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William Byrd's “The History of the Dividing Line” utilizes a more modern style of writing than Bradford's “Of Plymouth Plantation.” Byrd's humor and sadistic tone permutes his written account, attributing a personality to the words. Bradford on the contrary writes in an objective tone, expressing nearly no emotions. While Byrd writes for others to read, Bradford seems to write for himself. Throughout the account, Byrd consistently attacks the early colonists for being lazy and uncivilized. He degrades their humility by using reasoning satirically. Bradford instead, and speaks highly of the morality of the first colonists by referencing god. Each contains differing style, tone, and purpose in their accounts.

Bradford writes in the plain style, a style characterized by simplicity and clarity of expression. It lacks the figures of speech, lavish descriptions, and classical allusions favored in England at the time. Bradford's sentence structure and word choice read as if he was directly speaking to a person. On page 33, “His name was Samoset.” depicts the simplicity of Bradford's sentences. His account is structured similarly to a journal where he records events that occurred in his life. The straight-forwardness is also evident on page 32, “He went and got a little spice and made him a mess of meat once or twice.” When read, the sentence sounds like a conversation, where points are clearly made. He also includes allusions to the Bible for example, “They cried unto the Lord, and he heard their voice and looked on their adversity.” is a paraphrase of Deuteronomy. This style of writing highlights the culture and beliefs of the Puritans, who promoted a plain and simple lifestyle under god.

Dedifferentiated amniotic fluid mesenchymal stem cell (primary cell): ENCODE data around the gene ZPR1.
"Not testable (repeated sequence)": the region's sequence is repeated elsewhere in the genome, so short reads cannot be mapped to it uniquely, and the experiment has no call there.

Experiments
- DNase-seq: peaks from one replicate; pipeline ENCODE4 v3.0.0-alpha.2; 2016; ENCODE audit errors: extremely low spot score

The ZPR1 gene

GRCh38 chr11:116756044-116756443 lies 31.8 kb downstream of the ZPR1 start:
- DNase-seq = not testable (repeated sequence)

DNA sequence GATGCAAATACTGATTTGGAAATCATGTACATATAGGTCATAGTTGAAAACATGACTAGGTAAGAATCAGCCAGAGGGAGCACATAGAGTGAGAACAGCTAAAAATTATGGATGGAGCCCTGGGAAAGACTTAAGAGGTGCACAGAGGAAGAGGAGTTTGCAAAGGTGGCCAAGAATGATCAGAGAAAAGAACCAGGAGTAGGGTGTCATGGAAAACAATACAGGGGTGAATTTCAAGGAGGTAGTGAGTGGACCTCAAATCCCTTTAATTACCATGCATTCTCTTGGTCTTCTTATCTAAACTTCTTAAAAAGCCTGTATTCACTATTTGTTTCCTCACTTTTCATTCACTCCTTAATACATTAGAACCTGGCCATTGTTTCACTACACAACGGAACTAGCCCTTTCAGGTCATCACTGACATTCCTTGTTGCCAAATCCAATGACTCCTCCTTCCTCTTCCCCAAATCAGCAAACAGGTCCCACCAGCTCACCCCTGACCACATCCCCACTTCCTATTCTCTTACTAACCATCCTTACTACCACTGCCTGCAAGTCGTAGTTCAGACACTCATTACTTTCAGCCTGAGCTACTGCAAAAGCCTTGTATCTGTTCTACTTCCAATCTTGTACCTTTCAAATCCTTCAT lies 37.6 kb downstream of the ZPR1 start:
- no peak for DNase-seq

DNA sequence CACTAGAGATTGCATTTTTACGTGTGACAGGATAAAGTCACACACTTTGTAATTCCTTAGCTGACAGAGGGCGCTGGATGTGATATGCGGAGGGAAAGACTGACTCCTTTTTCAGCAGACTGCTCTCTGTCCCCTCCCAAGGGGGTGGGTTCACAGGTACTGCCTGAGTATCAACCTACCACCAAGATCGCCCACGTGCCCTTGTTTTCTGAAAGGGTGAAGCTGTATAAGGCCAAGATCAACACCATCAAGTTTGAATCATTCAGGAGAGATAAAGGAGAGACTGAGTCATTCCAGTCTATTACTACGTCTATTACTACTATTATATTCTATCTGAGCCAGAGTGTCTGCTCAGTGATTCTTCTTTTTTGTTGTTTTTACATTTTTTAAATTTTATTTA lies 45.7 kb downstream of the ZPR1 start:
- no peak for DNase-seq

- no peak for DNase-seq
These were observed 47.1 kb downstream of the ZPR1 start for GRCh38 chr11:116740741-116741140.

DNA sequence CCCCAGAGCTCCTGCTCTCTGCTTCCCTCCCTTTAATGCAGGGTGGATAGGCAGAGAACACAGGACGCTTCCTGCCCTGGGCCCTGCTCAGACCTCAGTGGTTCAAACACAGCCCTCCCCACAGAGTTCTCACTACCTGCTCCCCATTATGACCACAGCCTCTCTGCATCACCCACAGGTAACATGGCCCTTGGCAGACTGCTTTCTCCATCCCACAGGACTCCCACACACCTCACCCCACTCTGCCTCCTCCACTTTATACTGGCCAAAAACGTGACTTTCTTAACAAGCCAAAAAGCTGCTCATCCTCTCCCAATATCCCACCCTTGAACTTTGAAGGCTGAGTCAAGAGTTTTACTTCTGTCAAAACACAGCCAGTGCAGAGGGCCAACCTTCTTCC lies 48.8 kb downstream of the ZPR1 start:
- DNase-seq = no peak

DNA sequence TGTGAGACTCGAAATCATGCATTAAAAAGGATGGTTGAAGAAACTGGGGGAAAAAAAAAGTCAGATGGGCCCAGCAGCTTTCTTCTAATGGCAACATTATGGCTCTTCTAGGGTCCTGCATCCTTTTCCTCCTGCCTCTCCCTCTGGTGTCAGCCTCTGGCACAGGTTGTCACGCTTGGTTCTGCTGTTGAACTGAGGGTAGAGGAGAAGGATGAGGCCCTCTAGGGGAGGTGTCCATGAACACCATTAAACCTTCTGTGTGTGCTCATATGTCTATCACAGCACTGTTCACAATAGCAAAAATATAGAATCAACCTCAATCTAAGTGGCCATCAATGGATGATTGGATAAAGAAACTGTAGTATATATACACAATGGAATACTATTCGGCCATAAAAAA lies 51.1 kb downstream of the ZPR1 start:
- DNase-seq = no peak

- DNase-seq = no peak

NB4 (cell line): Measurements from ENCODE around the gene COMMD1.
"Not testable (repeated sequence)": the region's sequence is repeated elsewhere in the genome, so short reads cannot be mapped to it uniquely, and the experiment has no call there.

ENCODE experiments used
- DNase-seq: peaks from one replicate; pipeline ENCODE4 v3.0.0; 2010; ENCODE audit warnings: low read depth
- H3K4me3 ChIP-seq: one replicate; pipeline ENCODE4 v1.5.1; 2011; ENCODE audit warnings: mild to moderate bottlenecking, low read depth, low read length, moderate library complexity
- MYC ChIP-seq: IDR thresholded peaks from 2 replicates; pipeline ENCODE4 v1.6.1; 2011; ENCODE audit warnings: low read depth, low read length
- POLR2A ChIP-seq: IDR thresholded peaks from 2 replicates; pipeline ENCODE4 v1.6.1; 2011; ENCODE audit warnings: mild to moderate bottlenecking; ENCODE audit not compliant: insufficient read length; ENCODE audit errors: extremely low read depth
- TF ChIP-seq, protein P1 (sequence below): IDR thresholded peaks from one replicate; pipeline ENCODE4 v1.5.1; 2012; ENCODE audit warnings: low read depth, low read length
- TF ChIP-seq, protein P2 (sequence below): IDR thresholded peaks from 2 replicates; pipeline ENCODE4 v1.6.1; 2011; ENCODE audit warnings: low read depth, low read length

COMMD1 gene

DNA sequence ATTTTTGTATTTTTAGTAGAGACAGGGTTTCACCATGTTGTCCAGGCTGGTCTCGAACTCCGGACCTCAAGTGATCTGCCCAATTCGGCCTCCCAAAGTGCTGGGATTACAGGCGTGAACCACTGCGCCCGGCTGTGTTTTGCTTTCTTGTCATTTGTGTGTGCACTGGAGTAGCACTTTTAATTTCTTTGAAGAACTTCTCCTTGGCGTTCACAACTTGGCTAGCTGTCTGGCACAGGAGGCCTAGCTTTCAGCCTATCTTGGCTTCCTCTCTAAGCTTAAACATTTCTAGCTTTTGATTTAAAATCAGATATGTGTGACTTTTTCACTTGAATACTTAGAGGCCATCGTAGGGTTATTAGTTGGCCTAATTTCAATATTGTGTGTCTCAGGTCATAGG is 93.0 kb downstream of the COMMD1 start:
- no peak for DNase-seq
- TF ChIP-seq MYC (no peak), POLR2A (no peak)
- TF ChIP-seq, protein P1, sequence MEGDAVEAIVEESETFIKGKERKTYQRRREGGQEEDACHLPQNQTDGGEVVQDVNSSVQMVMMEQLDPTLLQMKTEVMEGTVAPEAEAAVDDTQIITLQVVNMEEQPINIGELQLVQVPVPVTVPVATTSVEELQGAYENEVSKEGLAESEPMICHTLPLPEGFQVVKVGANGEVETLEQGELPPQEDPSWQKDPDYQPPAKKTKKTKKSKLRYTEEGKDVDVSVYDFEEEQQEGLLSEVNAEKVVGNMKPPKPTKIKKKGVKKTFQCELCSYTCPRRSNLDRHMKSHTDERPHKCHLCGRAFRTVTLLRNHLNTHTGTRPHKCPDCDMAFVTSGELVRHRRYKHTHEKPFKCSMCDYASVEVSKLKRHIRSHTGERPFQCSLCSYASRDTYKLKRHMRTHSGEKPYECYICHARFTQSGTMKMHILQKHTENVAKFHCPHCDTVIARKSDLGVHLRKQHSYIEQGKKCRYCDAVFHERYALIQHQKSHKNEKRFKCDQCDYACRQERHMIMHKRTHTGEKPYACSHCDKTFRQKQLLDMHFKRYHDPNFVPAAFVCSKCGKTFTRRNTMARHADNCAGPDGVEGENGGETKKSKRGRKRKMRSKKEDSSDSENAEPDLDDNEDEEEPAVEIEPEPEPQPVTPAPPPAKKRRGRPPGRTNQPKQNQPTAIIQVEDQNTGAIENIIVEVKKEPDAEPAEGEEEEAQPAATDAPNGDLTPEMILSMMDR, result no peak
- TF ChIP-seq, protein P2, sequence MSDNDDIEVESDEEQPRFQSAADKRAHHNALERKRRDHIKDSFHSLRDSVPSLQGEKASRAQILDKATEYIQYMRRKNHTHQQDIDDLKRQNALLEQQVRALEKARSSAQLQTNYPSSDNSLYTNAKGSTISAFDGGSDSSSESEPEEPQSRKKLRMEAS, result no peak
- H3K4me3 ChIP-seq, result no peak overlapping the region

Byrd's style is much more flowery utilizing words and phrases. He frequently uses satire to convey his message in his writings. On page 52 he says “ like true Englishmen, they built a church that cost no more than fifty pounds and a tavern that cost five hundred.” uses...
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